Ed Farmer, White Sox broadcaster, former pitcher, dies at 70

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In this April 28, 2008, photo, radio broadcaster Ed Farmer is shown in the broadcast booth before a baseball game between the Baltimore Orioles and Chicago White Sox in Chicago. Farmer, a former All-Star reliever who spent nearly three decades as a radio broadcaster for the Chicago White Sox and became an advocate for organ donation, has died. He was 70. The White Sox said Thursday, April 2, 2020, he died the previous night in Los Angeles following complications from a previous illness. (Rich Hein/Chicago Sun-Times via AP, File)

CHICAGO – Ed Farmer rooted for the White Sox growing up on Chicago's South Side and went on to become an All-Star reliever for them.

Where he really made his mark was in their radio booth the past three decades. Whether he was calling no-hitters, chronicling a championship season in 2005 or simply telling entertaining stories, Farmer was an inviting voice who brought listeners along for the ride.

The White Sox said he died Wednesday night in Los Angeles at age 70 following complications from an illness.

“He was just kind of like a staple in the scenery of the White Sox,” former White Sox star Paul Konerko said Thursday.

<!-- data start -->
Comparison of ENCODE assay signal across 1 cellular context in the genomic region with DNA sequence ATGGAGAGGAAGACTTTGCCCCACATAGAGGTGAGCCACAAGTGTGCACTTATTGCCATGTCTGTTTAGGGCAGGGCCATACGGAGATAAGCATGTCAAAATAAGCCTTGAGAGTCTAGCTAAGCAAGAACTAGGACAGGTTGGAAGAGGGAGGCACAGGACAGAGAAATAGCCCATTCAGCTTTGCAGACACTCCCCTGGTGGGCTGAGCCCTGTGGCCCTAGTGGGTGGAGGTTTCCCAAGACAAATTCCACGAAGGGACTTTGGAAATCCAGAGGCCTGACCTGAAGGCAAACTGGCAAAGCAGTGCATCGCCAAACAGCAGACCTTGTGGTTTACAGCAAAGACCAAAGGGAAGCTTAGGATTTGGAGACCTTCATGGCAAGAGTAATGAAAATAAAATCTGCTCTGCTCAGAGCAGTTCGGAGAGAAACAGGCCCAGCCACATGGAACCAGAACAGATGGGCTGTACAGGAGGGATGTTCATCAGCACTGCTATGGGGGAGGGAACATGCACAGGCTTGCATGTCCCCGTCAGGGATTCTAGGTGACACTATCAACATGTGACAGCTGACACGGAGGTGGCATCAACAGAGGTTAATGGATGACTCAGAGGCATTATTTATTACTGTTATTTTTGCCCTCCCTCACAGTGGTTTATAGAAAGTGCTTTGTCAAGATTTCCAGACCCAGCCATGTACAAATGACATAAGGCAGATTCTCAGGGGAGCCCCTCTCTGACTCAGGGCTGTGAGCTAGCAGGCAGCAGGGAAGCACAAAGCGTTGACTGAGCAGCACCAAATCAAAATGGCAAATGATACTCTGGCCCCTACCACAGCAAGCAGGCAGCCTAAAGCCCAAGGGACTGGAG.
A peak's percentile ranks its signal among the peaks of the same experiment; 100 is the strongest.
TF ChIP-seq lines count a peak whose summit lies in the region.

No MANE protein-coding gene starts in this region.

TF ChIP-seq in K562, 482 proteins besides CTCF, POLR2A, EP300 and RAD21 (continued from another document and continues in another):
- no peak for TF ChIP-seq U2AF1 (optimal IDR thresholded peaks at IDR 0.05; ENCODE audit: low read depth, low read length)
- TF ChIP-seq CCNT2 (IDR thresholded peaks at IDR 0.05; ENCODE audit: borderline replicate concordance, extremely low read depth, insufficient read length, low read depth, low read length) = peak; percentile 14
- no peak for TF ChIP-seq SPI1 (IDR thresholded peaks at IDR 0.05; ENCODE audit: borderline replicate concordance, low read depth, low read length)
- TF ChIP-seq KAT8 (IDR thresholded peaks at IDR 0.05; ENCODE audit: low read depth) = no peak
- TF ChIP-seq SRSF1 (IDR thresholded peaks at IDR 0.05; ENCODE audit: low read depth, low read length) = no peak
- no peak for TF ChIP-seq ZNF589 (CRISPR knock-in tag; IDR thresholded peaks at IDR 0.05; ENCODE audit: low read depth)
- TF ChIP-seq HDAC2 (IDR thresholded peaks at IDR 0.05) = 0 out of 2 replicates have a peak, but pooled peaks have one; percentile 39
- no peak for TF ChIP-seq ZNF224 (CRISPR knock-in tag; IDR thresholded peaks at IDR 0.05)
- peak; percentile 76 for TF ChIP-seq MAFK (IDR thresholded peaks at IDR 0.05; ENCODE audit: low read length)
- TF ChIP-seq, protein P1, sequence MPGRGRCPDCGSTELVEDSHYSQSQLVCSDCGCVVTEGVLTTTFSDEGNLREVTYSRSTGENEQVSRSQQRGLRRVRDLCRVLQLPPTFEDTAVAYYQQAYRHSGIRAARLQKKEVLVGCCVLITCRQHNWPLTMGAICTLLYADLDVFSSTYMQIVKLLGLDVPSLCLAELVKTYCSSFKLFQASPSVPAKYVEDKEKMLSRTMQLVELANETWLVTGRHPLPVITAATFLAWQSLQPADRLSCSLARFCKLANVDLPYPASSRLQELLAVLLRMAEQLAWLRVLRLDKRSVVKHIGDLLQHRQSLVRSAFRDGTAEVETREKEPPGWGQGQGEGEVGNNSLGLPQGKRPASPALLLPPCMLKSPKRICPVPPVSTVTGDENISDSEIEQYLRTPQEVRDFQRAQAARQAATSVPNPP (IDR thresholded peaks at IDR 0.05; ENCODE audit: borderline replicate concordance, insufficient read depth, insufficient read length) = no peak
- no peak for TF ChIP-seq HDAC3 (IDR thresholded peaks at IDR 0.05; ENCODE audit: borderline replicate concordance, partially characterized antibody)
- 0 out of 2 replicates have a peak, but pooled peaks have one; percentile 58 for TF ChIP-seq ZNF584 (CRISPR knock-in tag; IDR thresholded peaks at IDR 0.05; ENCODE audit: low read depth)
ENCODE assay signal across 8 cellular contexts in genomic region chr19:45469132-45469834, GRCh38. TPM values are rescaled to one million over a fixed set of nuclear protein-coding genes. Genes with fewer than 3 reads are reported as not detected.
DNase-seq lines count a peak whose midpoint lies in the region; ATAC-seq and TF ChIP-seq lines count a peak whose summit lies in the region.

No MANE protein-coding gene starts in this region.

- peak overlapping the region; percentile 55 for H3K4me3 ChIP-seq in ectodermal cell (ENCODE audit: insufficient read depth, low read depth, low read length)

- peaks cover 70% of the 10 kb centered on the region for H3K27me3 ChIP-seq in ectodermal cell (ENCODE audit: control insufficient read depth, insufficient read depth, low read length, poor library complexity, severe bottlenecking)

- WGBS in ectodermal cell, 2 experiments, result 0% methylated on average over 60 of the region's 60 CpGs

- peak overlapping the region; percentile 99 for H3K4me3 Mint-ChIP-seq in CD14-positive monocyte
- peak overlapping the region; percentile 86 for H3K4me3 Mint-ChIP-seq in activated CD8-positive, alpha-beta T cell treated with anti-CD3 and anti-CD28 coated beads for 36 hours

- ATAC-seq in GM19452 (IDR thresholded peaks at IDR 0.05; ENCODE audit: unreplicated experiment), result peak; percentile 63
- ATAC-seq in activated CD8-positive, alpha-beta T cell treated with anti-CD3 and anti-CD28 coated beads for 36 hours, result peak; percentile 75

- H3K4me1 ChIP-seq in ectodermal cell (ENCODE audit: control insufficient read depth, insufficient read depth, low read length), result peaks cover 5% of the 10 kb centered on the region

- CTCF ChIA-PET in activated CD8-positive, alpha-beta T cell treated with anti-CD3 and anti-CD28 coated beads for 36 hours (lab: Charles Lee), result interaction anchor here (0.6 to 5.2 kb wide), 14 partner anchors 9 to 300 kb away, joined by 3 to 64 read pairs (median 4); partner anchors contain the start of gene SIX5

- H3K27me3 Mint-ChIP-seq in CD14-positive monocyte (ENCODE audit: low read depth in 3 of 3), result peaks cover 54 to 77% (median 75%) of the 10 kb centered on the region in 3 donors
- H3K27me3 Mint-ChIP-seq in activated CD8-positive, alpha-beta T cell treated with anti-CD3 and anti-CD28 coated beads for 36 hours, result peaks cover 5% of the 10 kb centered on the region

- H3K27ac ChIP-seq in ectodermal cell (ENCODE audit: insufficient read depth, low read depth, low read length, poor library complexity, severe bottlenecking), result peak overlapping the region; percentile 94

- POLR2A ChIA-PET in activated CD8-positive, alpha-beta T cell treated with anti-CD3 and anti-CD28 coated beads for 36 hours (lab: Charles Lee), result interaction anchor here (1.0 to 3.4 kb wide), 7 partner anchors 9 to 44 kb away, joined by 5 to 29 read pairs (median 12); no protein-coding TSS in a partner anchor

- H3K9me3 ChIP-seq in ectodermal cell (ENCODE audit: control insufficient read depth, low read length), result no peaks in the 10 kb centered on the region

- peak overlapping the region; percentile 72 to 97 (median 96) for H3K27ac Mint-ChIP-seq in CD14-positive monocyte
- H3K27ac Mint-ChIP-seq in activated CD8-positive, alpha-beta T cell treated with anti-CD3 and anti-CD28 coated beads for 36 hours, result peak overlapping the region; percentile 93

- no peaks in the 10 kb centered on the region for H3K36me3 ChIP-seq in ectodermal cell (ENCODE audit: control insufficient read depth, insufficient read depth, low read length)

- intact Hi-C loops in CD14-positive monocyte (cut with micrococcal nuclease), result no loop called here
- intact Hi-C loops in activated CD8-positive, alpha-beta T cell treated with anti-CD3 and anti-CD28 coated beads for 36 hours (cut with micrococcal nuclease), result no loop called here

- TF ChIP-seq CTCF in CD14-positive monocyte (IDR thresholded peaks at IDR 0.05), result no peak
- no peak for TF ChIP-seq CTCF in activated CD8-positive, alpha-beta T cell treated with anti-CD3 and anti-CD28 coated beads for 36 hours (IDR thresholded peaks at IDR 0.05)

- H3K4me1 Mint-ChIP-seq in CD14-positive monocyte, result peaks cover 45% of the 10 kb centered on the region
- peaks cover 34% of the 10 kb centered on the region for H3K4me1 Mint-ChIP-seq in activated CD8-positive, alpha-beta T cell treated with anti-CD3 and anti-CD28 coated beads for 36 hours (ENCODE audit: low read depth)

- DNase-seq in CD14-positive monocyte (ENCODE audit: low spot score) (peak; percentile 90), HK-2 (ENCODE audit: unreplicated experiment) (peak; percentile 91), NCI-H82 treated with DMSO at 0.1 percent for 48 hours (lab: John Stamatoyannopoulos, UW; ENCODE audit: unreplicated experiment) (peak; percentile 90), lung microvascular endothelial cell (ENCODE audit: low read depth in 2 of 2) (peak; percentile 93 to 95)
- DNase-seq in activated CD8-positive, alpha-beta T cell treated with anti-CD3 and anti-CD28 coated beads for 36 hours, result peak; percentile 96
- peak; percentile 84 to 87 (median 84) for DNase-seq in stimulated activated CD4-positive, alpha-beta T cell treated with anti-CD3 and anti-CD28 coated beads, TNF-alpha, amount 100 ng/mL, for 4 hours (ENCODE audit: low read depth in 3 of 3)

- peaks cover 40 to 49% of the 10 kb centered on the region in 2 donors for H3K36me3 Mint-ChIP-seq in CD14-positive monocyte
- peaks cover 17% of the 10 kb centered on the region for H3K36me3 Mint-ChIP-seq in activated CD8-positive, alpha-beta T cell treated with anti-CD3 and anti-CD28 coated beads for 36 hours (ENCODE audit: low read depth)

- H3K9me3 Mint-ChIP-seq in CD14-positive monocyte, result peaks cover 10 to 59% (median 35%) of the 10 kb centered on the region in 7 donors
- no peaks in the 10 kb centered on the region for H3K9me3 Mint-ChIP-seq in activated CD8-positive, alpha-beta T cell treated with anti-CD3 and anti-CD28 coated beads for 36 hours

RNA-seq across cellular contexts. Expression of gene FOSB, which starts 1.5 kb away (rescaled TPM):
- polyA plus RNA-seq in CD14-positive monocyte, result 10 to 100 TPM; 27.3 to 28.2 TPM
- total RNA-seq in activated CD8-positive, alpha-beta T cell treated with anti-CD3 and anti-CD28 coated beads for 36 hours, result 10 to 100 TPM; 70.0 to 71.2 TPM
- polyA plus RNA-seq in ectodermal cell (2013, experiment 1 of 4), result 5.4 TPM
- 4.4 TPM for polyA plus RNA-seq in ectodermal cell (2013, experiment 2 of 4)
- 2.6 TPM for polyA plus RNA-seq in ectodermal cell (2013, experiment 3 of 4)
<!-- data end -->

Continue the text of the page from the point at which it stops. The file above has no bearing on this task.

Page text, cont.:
Farmer was born in suburban Evergreen Park. He starred in baseball and basketball at St. Rita High and went on to pitch for eight teams over 11 seasons, going 30-43 ERA and 75 saves.

Farmer's best years were with the White Sox from 1979-81. He was an All-Star in 1980, when he saved 30 games — then a club record.

Farmer worked as a major league scout for the Baltimore Orioles and spent time in the White Sox's front office before joining the radio booth on a part-time basis in 1991. He settled in as a full-time analyst alongside announcer John Rooney from 1992 to 2005. Farmer assumed play-by-play duties in 2006 and completed his 29th season in the booth in 2019.

“He called no-hitters, perfect games and of course, a World Series championship,” White Sox chairman Jerry Reinsdorf said in a statement. “His experience as a major league All-Star pitcher, his wry sense of clubhouse humor, his love of baseball and his passion for the White Sox combined to make White Sox radio broadcasts the sound of summer for millions of fans. Ed grew up a Sox fan on the south side of Chicago and his allegiance showed every single night on the radio as he welcomed his ‘friends’ to the broadcast.”